Monitors traditionally have been about 100dpi for some time. All that means is that for the same view quality they need to be viewed from 30" instead of 10. A 4k hd format monitor needs a diagonal of 43" to get to the same dpi as most Dell monitors use, about 104dpi. On the face of it there isn’t any point in having higher dpi unless the viewing distance is reduced from 30". I’m sitting here viewing from around 27" and can’t see any pixels at 111dpi. The size of the text etc is the same size as it was with my previous 27" 104dpi monitor. In fact it’s a bit clearer probably because for some reason X has made a better job of the scaling. i can see it has when I look at the date format on the taskbar. The tails on y and g are not slightly chopped off

The next problem is viewing angle. The 300dpi printing sometimes mentioned 10x8" prints as at 10" that is as much the eye can see clearly. Personally I think that is too big really and at that size and distance peripheral vision has dropped off noticeably. Our vision drops off suddenly as the viewing angle gets wider so if we need to see detail in that area we have to look at it. On that basis I’d guess that a 20" monitor viewed from 30" is as much as we can really take in sensibly. Probably a lot less.

You might say I am mad buying a 40" monitor because of all of these factors. I see it as being used with windows of more or less the same size as they were on my 27" apart from making some use of the increased vertical pixel count for photo work. The extra space will also help with dockable windows. More things can remain up on the display too without having to move them around etc. That will be useful.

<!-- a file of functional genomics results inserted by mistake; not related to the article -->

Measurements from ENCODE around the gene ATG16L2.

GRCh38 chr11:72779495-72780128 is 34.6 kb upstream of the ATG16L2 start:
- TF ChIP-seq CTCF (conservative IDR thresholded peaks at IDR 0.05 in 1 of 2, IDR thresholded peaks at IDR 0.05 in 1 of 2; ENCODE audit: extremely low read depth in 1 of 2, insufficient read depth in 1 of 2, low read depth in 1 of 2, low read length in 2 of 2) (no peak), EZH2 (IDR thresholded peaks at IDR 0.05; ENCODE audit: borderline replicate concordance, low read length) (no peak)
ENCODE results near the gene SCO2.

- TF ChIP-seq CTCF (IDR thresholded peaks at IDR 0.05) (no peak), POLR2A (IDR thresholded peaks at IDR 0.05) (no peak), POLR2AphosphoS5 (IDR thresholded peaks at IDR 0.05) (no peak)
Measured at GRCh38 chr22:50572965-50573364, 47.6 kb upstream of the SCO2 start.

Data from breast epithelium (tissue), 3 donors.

(John) #3

I’ve more or less got used to the screen reflection now. Best way to describe them is that if I view myself from a few feet in them i can make out that I have eye sockets - no detail. My watch is clearer but not distinct. Need to find a very dark photo to work on and see what happens.

I’ve noticed some light fall off on the right hand edge. If I position myself more central to the monitor it lessen. If I move my head back it lessens. It’s only over an inch or so and noticeable on a kde folder view - grey white mix. So looks to be a viewing angle thing. I had wondered why there was curved screen monitors about. This might be the reason and it’s even been done on IPS panels. It’s a lot less noticeable on the left hand edge. I’ve seen mention of over tightened screw so might try loosening them a touch but for folder views, console, email etc it doesn’t really matter.

I’ve mounted the monitor on a tv desktop stand. The ones that cover 37-55" monitors/tv’s. It puts it at the right height for me. Under £15 from ebay. The same thing is available at all sorts of prices so bought cheapest. The screws that go into the back of the monitor with it are too long though. Iiyama spec 10mm long but 12mm is ok. ;-( Had to buy a pack of 50 from Toolstation to obtain 4.


(Mica) #4

Thanks for sharing! I’d never heard of iiYama before.